Set on the last day of school on May 28, 1976 in Austin, Texas, writer/director Richard Linklater’s Dazed and Confused is an authentic, evocative slice of life. It will be recognizable to many who grew up during that era and familiar to those who didn’t. Similar to George Lucas’ American Graffiti, which focused on a group of young people one summer night in Modesto, CA circa 1962, Dazed and Confused is a coming-of-age story for a number of kids dealing with the expectations life has thrust upon them after completing another year of school.
Once the final bell rings, everyone moves up a level, and upper classmen have a hazing tradition for the incoming freshmen. Girls are humiliated, getting doused with condiments and proposing to seniors. Boys are hounded as seniors, including the returning O’Bannion (Ben Affleck), look to spank them with custom-made paddles. The more the freshmen run, the worse it will be when they get caught. Once hazed, they become accepted for the most part and join the community.
The night is supposed to culminate in a raging house party at Kevin’s (Shawn Andrews) place because his parents are going out of town, but plans go awry and everyone has to improvise, leading to time spent cruising around town, hanging out at the Emporium pool hall, grabbing a bite at Top Notch Hamburgers, and playing mailbox baseball. A meeting place is set and all the kids congregate there.
Life is full of opportunities, and who we become is a result of what we decide. The choices may be insignificant in the grand scheme but seem of the utmost importance in the moment the options are weighed. Pink (Jason London), the gifted quarterback, is unsure if he’ll sign a pledge regarding his behavior in order to remain on the team. His teammates lie, knowing they’ll continue to drink, smoke weed, and have sex, and are counting on Pink to lead them, but he thinks there might be a principle at stake. A number of the characters take similar stands for what they believe in whether Mike (Adam Goldberg) facing off against a bully, or the many who make romantic/sexual connections. The movie ends as a new day dawns. Decisions have been made, lessons have been learned, and life goes on because “You just gotta keep on livin’, man. L-I-V-I-N” as a wise man says.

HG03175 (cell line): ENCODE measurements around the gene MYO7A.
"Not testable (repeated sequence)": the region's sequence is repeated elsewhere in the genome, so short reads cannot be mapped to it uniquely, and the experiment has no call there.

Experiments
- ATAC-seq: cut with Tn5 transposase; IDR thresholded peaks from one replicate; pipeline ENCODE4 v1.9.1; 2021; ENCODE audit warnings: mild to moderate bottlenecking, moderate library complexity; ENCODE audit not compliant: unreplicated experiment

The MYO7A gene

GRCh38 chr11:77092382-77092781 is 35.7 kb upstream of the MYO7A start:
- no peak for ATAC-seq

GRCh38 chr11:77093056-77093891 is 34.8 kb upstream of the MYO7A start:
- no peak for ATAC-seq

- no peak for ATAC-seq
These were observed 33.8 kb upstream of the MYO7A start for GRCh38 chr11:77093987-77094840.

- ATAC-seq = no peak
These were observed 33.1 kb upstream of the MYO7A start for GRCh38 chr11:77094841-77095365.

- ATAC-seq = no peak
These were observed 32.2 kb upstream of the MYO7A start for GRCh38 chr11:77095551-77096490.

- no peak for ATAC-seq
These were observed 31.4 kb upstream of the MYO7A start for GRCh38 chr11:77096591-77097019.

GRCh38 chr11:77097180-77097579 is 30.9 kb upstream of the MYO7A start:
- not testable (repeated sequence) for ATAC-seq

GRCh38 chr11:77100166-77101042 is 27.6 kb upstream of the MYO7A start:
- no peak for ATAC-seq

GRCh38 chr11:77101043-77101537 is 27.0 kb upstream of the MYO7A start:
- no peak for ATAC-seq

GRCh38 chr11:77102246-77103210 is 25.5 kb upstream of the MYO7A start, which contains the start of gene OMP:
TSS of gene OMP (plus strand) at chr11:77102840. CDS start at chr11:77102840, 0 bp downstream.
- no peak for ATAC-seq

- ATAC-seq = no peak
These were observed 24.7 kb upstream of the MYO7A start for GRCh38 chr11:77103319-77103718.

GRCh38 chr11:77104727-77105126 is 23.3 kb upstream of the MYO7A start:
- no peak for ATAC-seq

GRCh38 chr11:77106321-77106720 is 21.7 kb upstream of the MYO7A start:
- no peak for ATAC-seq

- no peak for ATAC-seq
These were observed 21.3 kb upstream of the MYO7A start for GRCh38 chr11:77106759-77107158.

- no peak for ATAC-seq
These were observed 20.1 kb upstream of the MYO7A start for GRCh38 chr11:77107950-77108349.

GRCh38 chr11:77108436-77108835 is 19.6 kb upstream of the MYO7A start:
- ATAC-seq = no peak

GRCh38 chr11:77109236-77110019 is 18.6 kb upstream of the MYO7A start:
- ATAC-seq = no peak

Linklater and his cast do a great job bringing these people to life. They are so in tune, it has the feel of a documentary. Matthew McConaughey is the standout as Wooderson, a 20-something guy who still hangs out with high school kids. He especially likes the girls because he gets “older, they stay the same age.” Though not a main part, McConaughey delivers a star-making performance that’s head and shoulders above everyone else.
The video has been given a 1080p/AVC MPEG-4 encoded transfer from a 35 mm interpositive, displayed at 1.85:1. The colors look bold and bright, and blacks are rich. Detail is impressive and grain is noticeable. The image looks free of major defects. The DTS-HD Master Audio 5.1 track impresses most in delivering the great ’70s rock soundtrack, although what would have been the title song is not included because Robert Plant nixed the idea. The surrounds get the most work during the music cues. Dialogue is clear throughout.
Special Edition Features include an entertaining commentary by Linklater who covers the film’s production from script to screen. Deleted Scenes (26 min, 1080i) offer 17 scenes cut from the film. They add a little more info about what took place during the day, but nothing that was essential. Making “Dazed” (46 min, 1080i) originally appeared on AMC in 2005. Kahane Corn’s documentary about the film combines behind-the-scenes footage with material recorded in Austin in 2003 during the film’s 10th anniversary as Linklater, cast, and crew discuss the film’s creation. Auditions (23 min, 1080i) offers 12 clips of the actors first working with the material.
Beer Bust at the Moon Tower (1080i) is about two hours material broken into three sections. They are Character Interviews (First Week of Rehearsals, 1992) with 13 actors responding in character directly to the camera (41 min), 12 segments of Cast and Director Interviews (48 min) conducted during the shoot, and miscellaneous Behind-the-Scenes Footage (31 min). These clips can be accessed individually, by section, or in a random selection. There is also the Trailer (2 min, 1080i), a 72-page booklet with essays by Kent Jones, Jim DeRogatis, and Chuck Klosterman; a piece from Oct 2003 Texas Monthly with cast and crew reflecting on film 10 years later; and a film poster.
Forget the skimpy Universal version; the Criterion Collection’s Blu-ray delivers an impressive collection of extras to accompany this very entertaining film. For fans, this is a must-own.